Less than a year after Mylan Pharmaceuticals’ CEO appeared before Congress to defend against charges of price-gouging, which at least one Representative called “sickening,” the company agreed to pay $465 million to resolve claims the company had defrauded the Medicaid program. It was in September of 2016 that Heather Bresch, earning $18 million per annum, defended the pricing of Mylan’s EpiPen, which about 3.6 million Americans rely on to treat severe allergic reactions in emergency situations.
The company had raised the price from about $100 to $608 for a two-pack over the previous decade, despite revenues of $11 billion annually. Ms. Bresch had said at the time, that “The story got ahead of the facts.” But less than a year later, the facts were clear: Mylan’s price-gouging had been part of a scheme to defraud Medicaid.
According to the U.S. Department of Justice, the Medicaid Drug Rebate Program has a two-tiered system to prevent price-gouging. The program requires brand-name drugs produced by a single source to pay a higher rebate and allows generic drugs which are subject to marketplace competition to pay a lower rebate.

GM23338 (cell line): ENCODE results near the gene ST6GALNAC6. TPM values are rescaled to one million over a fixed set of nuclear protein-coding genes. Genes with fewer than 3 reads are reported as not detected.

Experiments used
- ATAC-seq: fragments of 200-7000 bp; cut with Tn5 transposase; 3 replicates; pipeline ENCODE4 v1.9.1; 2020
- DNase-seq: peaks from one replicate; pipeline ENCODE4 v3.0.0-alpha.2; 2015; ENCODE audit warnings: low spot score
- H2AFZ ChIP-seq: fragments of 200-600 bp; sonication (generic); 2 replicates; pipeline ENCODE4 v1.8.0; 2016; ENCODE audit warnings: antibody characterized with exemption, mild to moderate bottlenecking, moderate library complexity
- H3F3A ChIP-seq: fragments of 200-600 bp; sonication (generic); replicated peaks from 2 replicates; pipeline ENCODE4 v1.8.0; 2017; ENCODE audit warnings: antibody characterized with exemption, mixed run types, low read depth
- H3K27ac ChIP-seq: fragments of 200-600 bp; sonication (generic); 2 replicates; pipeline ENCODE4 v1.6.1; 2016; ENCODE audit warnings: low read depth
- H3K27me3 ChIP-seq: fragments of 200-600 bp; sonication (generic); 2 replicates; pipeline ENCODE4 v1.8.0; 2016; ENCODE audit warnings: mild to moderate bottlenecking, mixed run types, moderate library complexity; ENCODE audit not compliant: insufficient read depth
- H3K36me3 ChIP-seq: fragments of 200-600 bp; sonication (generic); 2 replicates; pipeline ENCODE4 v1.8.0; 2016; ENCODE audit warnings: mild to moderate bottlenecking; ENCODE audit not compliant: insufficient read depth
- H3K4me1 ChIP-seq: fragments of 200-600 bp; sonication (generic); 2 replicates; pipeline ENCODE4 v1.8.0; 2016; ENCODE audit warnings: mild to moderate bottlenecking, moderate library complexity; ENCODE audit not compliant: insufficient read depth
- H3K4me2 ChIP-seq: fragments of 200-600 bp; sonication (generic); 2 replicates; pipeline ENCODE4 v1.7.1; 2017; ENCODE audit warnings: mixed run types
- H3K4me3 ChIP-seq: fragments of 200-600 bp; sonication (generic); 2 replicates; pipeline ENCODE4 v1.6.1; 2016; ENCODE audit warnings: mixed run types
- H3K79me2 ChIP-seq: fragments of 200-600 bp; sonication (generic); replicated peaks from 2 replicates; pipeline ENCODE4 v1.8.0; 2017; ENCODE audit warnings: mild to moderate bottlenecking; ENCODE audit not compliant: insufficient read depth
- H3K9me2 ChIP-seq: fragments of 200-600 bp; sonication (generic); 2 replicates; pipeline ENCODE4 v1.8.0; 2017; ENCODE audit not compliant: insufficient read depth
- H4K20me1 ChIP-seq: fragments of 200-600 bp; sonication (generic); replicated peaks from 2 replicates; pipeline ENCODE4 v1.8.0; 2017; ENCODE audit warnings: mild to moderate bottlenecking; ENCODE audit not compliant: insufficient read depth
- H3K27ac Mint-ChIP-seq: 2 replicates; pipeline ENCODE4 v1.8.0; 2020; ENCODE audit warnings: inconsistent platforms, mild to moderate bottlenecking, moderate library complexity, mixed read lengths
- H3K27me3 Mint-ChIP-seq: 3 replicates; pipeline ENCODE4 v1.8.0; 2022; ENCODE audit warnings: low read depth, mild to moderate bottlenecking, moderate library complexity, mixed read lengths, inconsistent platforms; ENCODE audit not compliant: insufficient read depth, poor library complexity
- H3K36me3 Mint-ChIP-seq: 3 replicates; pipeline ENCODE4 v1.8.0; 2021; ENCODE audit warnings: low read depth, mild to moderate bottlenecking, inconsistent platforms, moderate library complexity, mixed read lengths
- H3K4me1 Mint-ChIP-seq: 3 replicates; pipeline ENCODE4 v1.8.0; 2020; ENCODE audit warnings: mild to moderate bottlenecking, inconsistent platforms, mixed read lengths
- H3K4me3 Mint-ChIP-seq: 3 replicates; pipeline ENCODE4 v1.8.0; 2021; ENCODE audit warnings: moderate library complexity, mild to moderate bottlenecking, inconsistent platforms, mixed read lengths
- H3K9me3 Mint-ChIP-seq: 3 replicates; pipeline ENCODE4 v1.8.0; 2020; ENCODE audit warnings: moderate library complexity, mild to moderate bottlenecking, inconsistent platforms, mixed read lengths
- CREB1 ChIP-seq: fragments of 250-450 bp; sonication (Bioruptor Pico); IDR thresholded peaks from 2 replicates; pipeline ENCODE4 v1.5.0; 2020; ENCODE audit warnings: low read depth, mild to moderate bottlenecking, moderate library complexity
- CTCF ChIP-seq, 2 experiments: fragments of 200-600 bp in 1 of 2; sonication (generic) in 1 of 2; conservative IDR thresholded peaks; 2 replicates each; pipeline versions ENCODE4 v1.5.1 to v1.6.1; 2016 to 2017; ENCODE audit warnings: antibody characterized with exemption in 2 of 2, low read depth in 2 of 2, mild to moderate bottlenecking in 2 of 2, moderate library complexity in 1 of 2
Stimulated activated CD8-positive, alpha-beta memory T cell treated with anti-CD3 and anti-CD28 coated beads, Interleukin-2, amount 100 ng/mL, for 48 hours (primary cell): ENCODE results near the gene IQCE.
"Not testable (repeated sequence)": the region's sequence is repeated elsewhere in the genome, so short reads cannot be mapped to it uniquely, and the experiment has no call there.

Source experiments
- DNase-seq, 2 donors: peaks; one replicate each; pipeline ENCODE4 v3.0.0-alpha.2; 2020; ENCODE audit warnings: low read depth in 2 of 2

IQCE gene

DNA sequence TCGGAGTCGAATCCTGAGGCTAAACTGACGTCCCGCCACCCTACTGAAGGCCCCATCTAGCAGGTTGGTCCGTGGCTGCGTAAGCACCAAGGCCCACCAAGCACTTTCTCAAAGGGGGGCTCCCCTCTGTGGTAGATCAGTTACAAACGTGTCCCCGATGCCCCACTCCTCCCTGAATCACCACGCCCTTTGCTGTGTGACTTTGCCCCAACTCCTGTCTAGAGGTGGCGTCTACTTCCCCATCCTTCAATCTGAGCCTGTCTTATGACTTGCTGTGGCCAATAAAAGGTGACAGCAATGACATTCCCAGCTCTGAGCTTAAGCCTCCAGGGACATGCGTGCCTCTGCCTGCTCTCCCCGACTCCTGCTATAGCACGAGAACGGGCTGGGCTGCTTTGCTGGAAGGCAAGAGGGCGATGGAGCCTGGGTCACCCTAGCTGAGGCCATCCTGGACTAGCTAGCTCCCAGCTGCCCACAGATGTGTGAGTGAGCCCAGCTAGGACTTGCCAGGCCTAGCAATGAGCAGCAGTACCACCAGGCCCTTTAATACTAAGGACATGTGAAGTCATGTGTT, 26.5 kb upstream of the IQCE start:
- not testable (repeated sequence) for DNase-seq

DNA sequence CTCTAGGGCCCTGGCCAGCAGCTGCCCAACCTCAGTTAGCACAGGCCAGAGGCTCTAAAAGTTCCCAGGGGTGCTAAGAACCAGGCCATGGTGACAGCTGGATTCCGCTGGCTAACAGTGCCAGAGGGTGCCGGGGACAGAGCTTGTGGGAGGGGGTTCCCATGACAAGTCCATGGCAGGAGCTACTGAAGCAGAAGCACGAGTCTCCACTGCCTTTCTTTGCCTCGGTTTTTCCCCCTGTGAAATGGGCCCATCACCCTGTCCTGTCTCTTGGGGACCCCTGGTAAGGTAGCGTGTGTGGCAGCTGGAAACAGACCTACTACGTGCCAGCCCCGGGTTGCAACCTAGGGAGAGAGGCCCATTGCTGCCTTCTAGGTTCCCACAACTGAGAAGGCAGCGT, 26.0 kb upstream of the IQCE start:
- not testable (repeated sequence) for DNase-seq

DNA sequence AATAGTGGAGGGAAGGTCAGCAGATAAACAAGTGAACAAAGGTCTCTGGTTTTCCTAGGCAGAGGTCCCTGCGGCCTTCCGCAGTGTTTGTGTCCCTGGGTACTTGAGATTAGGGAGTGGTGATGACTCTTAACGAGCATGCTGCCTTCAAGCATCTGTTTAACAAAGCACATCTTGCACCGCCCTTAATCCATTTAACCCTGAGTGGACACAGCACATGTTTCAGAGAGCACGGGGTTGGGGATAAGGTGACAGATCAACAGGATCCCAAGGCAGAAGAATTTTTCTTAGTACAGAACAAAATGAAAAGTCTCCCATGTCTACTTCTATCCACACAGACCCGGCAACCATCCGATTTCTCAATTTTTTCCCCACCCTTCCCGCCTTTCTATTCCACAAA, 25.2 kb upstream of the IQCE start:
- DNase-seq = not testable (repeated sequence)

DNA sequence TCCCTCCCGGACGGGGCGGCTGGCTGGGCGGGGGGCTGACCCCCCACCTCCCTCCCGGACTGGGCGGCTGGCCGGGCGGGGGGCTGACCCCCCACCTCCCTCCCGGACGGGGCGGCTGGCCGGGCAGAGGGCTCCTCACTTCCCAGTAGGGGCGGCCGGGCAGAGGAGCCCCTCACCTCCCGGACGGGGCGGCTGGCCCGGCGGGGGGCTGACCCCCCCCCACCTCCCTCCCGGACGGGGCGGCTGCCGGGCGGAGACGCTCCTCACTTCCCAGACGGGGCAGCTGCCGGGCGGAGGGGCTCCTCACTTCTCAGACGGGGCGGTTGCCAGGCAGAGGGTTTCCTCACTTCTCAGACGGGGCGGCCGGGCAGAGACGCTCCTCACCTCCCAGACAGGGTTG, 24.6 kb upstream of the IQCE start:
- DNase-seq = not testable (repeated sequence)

The DoJ alleged that Mylan had deliberately misclassified its brand name drug, EpiPen, as a generic, so the company would be required to pay lower rebates. The scheme also freed Mylan from an obligation to increase its rebate amount as it raised the price of the drug. As a result, Mylan was able to raise the price of EpiPen by about 400 percent from 2010 to 2015, without adjusting the 13 percent rebate the company paid Medicaid.
The federal action began as a whistleblower complaint under the False Claims Act, which allows insiders with knowledge of fraud against the government to file suit on the government’s behalf and to share in the government’s recovery. In this case, the insider was the drug’s manufacturer, Sanofi-Aventis US LLC, which received roughly $38.7 million for coming forward.